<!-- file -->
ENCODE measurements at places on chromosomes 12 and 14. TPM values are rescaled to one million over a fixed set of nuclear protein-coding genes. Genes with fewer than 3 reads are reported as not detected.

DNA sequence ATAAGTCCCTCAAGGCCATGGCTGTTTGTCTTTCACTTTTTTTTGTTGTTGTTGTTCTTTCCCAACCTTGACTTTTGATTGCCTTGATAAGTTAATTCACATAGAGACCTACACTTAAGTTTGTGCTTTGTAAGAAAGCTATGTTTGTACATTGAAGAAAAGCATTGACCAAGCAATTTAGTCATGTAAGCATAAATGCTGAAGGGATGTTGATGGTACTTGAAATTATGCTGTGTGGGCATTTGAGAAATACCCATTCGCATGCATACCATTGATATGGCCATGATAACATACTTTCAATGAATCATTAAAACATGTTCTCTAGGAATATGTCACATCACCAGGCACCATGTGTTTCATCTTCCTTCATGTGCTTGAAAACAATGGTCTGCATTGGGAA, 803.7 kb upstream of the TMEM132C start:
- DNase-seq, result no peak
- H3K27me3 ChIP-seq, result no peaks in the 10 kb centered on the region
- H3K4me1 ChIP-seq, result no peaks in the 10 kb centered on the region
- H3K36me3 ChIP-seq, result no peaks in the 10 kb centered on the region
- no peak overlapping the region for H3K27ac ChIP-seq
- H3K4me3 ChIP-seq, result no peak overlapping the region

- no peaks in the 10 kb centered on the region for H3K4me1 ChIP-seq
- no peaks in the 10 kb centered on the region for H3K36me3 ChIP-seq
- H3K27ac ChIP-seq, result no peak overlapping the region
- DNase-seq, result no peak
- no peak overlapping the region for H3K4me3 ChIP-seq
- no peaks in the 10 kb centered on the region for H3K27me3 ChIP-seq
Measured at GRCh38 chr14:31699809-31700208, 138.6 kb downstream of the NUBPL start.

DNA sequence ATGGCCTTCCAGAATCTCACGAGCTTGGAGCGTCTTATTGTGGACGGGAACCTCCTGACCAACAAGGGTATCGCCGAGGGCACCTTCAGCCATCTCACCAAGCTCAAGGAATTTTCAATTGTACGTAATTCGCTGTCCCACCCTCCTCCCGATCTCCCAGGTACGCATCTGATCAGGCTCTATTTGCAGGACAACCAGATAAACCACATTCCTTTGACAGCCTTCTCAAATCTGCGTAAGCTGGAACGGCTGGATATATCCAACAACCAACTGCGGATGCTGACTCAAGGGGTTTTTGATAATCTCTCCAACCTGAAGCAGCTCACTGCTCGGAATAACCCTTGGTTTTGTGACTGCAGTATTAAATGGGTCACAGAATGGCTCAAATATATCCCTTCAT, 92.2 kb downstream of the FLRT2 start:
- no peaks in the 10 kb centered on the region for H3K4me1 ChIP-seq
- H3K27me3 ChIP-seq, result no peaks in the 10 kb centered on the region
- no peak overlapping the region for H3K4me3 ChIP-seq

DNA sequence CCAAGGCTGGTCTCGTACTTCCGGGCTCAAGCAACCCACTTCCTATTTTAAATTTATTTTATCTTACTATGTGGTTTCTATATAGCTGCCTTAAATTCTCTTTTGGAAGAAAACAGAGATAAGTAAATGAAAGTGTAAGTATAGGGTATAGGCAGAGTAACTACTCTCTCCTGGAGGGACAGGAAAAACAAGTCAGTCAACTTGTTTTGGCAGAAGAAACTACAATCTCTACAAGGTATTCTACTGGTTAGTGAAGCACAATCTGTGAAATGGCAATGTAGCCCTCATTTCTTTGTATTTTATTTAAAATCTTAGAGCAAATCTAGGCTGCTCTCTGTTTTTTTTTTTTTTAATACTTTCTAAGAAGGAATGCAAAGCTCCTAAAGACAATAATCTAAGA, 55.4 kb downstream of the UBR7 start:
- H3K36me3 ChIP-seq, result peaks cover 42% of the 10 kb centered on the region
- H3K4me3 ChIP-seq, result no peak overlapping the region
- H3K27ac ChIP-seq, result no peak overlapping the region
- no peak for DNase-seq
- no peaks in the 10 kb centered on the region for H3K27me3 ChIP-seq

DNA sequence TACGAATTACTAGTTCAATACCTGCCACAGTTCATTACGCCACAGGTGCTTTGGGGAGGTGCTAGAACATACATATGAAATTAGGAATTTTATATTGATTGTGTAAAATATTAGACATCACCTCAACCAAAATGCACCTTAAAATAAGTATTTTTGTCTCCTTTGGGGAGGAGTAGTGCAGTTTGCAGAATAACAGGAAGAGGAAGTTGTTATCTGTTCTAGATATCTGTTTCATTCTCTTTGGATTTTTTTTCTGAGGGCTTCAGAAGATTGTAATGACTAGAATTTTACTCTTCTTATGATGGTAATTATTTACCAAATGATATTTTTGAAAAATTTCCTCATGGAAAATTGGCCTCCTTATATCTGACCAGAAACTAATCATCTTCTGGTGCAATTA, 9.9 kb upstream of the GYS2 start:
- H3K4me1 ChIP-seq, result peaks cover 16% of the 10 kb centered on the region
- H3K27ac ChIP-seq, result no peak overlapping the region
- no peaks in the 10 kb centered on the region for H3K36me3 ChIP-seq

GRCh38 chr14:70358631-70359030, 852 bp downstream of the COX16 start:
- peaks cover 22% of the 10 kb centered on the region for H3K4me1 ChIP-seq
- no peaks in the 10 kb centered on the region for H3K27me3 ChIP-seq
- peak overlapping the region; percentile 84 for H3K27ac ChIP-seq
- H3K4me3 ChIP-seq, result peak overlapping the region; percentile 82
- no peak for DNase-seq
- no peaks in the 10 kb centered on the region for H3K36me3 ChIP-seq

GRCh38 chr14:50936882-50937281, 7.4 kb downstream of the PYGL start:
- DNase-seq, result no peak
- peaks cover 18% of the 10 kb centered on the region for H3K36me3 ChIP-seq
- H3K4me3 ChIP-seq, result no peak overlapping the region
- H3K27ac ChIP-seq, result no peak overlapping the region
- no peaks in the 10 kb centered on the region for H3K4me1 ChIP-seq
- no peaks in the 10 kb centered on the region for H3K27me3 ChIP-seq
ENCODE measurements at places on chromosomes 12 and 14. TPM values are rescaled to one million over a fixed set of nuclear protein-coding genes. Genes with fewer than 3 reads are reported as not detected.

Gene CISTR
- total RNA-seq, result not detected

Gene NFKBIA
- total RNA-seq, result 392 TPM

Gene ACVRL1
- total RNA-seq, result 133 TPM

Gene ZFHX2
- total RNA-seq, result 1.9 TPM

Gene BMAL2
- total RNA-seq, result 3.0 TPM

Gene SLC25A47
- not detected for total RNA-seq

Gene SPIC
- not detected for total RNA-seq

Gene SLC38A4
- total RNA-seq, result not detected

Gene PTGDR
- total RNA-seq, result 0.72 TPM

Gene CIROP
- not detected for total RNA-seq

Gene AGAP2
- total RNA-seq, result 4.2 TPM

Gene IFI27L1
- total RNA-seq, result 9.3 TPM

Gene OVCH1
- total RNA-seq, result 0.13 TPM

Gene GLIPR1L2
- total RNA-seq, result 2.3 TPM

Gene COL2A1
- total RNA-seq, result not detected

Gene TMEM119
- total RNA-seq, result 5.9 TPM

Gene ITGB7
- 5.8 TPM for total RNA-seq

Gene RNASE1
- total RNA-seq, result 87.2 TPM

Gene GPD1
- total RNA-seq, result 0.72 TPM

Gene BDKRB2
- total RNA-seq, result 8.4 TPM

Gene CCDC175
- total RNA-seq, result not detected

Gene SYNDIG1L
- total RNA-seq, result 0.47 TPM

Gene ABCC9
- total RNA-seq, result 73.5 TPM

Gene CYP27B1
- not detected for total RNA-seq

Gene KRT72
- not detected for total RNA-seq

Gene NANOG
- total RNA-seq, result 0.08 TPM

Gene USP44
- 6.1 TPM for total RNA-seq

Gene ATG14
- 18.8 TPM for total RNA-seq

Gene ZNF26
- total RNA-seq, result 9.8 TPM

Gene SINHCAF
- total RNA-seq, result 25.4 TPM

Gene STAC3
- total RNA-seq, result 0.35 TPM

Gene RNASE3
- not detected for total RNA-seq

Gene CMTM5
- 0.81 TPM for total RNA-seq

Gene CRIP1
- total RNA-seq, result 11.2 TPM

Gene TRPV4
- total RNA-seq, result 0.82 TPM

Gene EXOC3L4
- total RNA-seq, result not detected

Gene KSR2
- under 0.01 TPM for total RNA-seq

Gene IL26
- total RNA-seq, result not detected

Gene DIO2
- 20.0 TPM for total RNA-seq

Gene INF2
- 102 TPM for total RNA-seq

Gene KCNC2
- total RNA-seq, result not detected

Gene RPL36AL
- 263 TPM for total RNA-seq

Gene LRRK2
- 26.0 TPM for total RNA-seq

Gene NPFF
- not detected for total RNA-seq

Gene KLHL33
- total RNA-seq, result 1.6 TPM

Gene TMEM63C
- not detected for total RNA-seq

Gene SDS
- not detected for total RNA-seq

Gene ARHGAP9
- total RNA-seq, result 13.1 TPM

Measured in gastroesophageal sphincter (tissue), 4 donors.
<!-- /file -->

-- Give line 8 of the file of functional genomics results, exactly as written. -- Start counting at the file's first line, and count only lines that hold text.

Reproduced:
- H3K4me3 ChIP-seq, result no peak overlapping the region